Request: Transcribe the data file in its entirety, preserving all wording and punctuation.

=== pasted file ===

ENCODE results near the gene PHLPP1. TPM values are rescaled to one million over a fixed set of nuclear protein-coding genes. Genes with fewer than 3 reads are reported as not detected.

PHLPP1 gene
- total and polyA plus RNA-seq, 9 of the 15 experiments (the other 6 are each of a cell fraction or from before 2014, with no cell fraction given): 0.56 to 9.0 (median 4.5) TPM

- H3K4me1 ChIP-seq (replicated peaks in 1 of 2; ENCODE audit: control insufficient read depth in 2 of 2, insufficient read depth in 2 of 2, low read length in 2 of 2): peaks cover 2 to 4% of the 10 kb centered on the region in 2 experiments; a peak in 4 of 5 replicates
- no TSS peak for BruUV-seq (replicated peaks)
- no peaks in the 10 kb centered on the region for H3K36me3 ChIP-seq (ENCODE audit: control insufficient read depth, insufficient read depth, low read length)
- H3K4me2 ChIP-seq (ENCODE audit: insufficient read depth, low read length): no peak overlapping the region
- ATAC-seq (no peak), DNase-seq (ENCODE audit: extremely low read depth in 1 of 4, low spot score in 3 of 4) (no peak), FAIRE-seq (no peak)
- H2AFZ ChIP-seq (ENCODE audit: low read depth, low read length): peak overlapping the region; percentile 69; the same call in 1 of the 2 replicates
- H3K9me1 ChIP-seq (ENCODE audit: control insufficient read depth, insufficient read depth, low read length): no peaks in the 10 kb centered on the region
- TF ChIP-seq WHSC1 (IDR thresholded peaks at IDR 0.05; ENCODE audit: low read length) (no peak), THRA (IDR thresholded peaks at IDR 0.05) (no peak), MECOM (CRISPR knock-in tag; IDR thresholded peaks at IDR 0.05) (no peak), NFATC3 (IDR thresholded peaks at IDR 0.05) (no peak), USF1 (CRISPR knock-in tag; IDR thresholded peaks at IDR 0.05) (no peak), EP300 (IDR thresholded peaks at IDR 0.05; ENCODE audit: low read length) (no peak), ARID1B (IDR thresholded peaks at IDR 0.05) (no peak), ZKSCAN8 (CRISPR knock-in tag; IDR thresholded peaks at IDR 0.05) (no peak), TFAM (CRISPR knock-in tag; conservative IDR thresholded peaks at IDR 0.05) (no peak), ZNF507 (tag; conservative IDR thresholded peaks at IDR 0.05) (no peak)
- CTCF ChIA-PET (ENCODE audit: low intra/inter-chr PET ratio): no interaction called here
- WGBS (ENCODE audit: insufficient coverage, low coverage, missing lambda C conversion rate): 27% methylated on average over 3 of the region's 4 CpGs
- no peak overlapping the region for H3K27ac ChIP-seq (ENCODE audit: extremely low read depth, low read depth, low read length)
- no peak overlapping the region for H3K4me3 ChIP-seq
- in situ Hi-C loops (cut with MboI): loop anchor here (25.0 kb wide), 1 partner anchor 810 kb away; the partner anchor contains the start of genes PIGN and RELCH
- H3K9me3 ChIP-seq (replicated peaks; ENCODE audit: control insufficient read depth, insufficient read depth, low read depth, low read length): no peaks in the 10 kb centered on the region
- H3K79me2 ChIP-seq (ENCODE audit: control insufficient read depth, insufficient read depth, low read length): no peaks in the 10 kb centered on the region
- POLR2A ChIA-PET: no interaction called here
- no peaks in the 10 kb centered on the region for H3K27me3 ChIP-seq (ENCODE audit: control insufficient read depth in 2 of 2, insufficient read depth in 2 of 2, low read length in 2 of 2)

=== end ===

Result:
ENCODE results near the gene PHLPP1. TPM values are rescaled to one million over a fixed set of nuclear protein-coding genes. Genes with fewer than 3 reads are reported as not detected.

PHLPP1 gene
- total and polyA plus RNA-seq, 9 of the 15 experiments (the other 6 are each of a cell fraction or from before 2014, with no cell fraction given): 0.56 to 9.0 (median 4.5) TPM

- H3K4me1 ChIP-seq (replicated peaks in 1 of 2; ENCODE audit: control insufficient read depth in 2 of 2, insufficient read depth in 2 of 2, low read length in 2 of 2): peaks cover 2 to 4% of the 10 kb centered on the region in 2 experiments; a peak in 4 of 5 replicates
- no TSS peak for BruUV-seq (replicated peaks)
- no peaks in the 10 kb centered on the region for H3K36me3 ChIP-seq (ENCODE audit: control insufficient read depth, insufficient read depth, low read length)
- H3K4me2 ChIP-seq (ENCODE audit: insufficient read depth, low read length): no peak overlapping the region
- ATAC-seq (no peak), DNase-seq (ENCODE audit: extremely low read depth in 1 of 4, low spot score in 3 of 4) (no peak), FAIRE-seq (no peak)
- H2AFZ ChIP-seq (ENCODE audit: low read depth, low read length): peak overlapping the region; percentile 69; the same call in 1 of the 2 replicates
- H3K9me1 ChIP-seq (ENCODE audit: control insufficient read depth, insufficient read depth, low read length): no peaks in the 10 kb centered on the region
- TF ChIP-seq WHSC1 (IDR thresholded peaks at IDR 0.05; ENCODE audit: low read length) (no peak), THRA (IDR thresholded peaks at IDR 0.05) (no peak), MECOM (CRISPR knock-in tag; IDR thresholded peaks at IDR 0.05) (no peak), NFATC3 (IDR thresholded peaks at IDR 0.05) (no peak), USF1 (CRISPR knock-in tag; IDR thresholded peaks at IDR 0.05) (no peak), EP300 (IDR thresholded peaks at IDR 0.05; ENCODE audit: low read length) (no peak), ARID1B (IDR thresholded peaks at IDR 0.05) (no peak), ZKSCAN8 (CRISPR knock-in tag; IDR thresholded peaks at IDR 0.05) (no peak), TFAM (CRISPR knock-in tag; conservative IDR thresholded peaks at IDR 0.05) (no peak), ZNF507 (tag; conservative IDR thresholded peaks at IDR 0.05) (no peak)
- CTCF ChIA-PET (ENCODE audit: low intra/inter-chr PET ratio): no interaction called here
- WGBS (ENCODE audit: insufficient coverage, low coverage, missing lambda C conversion rate): 27% methylated on average over 3 of the region's 4 CpGs
- no peak overlapping the region for H3K27ac ChIP-seq (ENCODE audit: extremely low read depth, low read depth, low read length)
- no peak overlapping the region for H3K4me3 ChIP-seq
- in situ Hi-C loops (cut with MboI): loop anchor here (25.0 kb wide), 1 partner anchor 810 kb away; the partner anchor contains the start of genes PIGN and RELCH
- H3K9me3 ChIP-seq (replicated peaks; ENCODE audit: control insufficient read depth, insufficient read depth, low read depth, low read length): no peaks in the 10 kb centered on the region
- H3K79me2 ChIP-seq (ENCODE audit: control insufficient read depth, insufficient read depth, low read length): no peaks in the 10 kb centered on the region
- POLR2A ChIA-PET: no interaction called here
- no peaks in the 10 kb centered on the region for H3K27me3 ChIP-seq (ENCODE audit: control insufficient read depth in 2 of 2, insufficient read depth in 2 of 2, low read length in 2 of 2)